Dating and Covid: Would you date someone who refuses to get vaccinated?

Close-up of a female using a dating app on smart phone. Woman looking at man on an online dating app on her mobile phone.
(PHOTO: Getty Images) (Luis Alvarez via Getty Images)

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Welcome to A Millennial's Dating Diary series, where we explore real-life interactions and the hurdles of dating in Southeast Asia. The series will feature the dating stories and misadventures of Arika – a 26-year-old, straight female marketing manager with a penchant for over drinking — and fellow millennials.

As more countries around the world — like Singapore — ramp up their vaccination efforts, I’ve been noticing a trend among guys on dating apps.

At the time of writing, 63% of Singapore’s total population have been vaccinated — this is approximately 3.5 million individuals.

Back in June, it was reported that 80% of Singaporeans aged between 12 and 39 had booked an appointment to get their vaccine or taken at least the first dose.

It was also announced that Singapore aims to start quarantine-free travel by September for those fully inoculated. So as it stands, Singapore’s stance on the importance of getting a COVID-19 vaccination seems pretty clear or, if anything polarising at best.

In the dating realm, beyond the “Which country are you planning on visiting when the pandemic ends?” and “What do you miss most pre-COVID?” questions, guys are now proclaiming their vaccination status as though it could elevate their chances of getting swiped on.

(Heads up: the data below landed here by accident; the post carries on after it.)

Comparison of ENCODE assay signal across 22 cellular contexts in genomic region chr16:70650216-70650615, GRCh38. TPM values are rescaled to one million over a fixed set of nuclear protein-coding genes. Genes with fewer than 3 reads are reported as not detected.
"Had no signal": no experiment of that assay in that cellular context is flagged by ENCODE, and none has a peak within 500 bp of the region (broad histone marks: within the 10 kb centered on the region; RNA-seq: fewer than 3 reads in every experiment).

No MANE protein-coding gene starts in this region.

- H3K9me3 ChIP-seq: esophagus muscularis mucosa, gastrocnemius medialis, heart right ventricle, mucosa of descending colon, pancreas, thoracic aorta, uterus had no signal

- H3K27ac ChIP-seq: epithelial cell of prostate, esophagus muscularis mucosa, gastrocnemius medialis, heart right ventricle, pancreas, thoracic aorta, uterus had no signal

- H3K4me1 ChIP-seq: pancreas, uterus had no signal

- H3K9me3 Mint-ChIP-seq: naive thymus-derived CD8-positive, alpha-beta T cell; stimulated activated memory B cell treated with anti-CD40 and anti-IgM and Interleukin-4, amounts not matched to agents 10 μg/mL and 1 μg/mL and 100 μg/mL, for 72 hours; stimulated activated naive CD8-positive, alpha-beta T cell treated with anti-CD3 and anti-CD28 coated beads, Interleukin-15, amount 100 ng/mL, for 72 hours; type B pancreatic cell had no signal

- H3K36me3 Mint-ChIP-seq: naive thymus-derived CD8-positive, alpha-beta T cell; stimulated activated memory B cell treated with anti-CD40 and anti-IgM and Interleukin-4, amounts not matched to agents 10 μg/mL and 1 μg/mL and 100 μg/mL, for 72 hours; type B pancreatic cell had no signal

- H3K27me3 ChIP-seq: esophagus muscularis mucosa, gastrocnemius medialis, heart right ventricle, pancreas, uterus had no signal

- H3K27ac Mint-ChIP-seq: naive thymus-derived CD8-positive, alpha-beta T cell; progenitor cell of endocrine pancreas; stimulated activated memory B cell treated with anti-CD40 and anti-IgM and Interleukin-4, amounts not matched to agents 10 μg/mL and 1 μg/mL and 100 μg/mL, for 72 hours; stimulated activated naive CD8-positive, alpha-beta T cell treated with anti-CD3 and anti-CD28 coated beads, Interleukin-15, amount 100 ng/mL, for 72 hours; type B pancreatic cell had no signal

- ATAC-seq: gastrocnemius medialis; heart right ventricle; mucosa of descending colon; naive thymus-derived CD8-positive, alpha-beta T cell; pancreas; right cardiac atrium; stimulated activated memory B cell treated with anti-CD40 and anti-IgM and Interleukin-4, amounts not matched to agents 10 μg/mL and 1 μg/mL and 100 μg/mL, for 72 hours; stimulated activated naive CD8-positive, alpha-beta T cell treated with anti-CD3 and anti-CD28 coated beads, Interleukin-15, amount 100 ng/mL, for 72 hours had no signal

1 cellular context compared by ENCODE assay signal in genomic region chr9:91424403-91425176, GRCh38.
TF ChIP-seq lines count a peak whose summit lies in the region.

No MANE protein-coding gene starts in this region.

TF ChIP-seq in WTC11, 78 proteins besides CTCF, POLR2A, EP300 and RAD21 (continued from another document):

This begs the question, would you date someone who refuses to get vaccinated? For the sake of argument, we’re not going to look into people who cannot get their doses of Pfizer or Moderna due to allergies or other medical reasons.

“I think people have a choice not to get vaccinated — and that’s fine. But I have a choice, not to date people who aren’t vaccinated too,” says my friend, *Isabelle, 27. “On dating apps, you could never know how honest people are. What if someone has had COVID before or has actually been exposed to someone with COVID but doesn’t tell you?” she continues.

“I’d look at the long-term prospects of dating someone. If I’m fully vaccinated, I think it’s completely fine to casually date someone unvaccinated because it’s not like we would travel together anyway. However, if I’m in a long-term partnership and my partner refuses to get vaccinated, I run the risk of losing my partner to COVID if he was ever exposed to the virus,” says my best friend, *Natalie, 25.

All fair points all around, I’d say.

(PHOTO: Getty Images)
(PHOTO: Getty Images) (Tetra Images via Getty Images)

When it comes to dating — whether casual, long-term or even just friends with benefits — we’re on the lookout for someone agreeable with us. Whether it’s liking the same foods we do or sharing the same views on pineapple on pizza, dating is the process of finding people that we can agree with enough to spend dedicated amounts of time with willingly.

This brings us to the crux of the problem here when we think about whether we can date someone choosing not to be vaccinated against COVID or is an anti-vaxxer.

It’s about deciding whether we can live with the fact that the person we’re choosing to love has differing views on us on something relatively major and whether it’s going to be a dealbreaker for us in the long run.

Personally, I’d prefer not to date someone who doesn’t want to get vaccinated. To me, sharing the same views on different aspects of healthcare — whether it’s mental, sexual or general — with my partner is important. After all, I wouldn’t sleep with someone new without some sort of protection, and if they weren’t on the same page as me on this, I’d hightail it out of the bedroom.

Plus, with all the possible upcoming regulations around cross border travel, dining, and more, it just makes even more sense to date someone with the same lifestyle privileges once we’re both fully vaccinated.